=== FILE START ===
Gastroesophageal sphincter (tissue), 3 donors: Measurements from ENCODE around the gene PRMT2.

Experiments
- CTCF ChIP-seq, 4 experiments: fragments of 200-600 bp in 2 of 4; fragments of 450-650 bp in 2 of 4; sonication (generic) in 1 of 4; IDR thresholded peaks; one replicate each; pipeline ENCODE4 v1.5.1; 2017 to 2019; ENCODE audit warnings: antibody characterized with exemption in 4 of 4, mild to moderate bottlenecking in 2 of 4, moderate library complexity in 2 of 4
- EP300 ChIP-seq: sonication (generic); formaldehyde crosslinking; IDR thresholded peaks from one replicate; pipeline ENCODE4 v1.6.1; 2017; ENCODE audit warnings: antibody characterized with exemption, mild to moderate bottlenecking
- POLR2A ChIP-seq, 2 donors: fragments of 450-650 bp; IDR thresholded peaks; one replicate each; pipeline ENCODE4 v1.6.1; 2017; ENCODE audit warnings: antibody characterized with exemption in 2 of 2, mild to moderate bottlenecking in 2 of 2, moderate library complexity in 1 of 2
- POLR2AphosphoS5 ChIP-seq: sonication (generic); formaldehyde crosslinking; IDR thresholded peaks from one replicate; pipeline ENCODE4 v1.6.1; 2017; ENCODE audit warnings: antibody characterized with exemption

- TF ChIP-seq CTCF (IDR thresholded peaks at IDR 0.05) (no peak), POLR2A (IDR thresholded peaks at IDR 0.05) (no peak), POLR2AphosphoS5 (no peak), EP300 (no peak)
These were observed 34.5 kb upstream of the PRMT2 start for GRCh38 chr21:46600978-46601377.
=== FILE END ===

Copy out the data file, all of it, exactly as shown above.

Gastroesophageal sphincter (tissue), 3 donors: Measurements from ENCODE around the gene PRMT2.

Experiments
- CTCF ChIP-seq, 4 experiments: fragments of 200-600 bp in 2 of 4; fragments of 450-650 bp in 2 of 4; sonication (generic) in 1 of 4; IDR thresholded peaks; one replicate each; pipeline ENCODE4 v1.5.1; 2017 to 2019; ENCODE audit warnings: antibody characterized with exemption in 4 of 4, mild to moderate bottlenecking in 2 of 4, moderate library complexity in 2 of 4
- EP300 ChIP-seq: sonication (generic); formaldehyde crosslinking; IDR thresholded peaks from one replicate; pipeline ENCODE4 v1.6.1; 2017; ENCODE audit warnings: antibody characterized with exemption, mild to moderate bottlenecking
- POLR2A ChIP-seq, 2 donors: fragments of 450-650 bp; IDR thresholded peaks; one replicate each; pipeline ENCODE4 v1.6.1; 2017; ENCODE audit warnings: antibody characterized with exemption in 2 of 2, mild to moderate bottlenecking in 2 of 2, moderate library complexity in 1 of 2
- POLR2AphosphoS5 ChIP-seq: sonication (generic); formaldehyde crosslinking; IDR thresholded peaks from one replicate; pipeline ENCODE4 v1.6.1; 2017; ENCODE audit warnings: antibody characterized with exemption

- TF ChIP-seq CTCF (IDR thresholded peaks at IDR 0.05) (no peak), POLR2A (IDR thresholded peaks at IDR 0.05) (no peak), POLR2AphosphoS5 (no peak), EP300 (no peak)
These were observed 34.5 kb upstream of the PRMT2 start for GRCh38 chr21:46600978-46601377.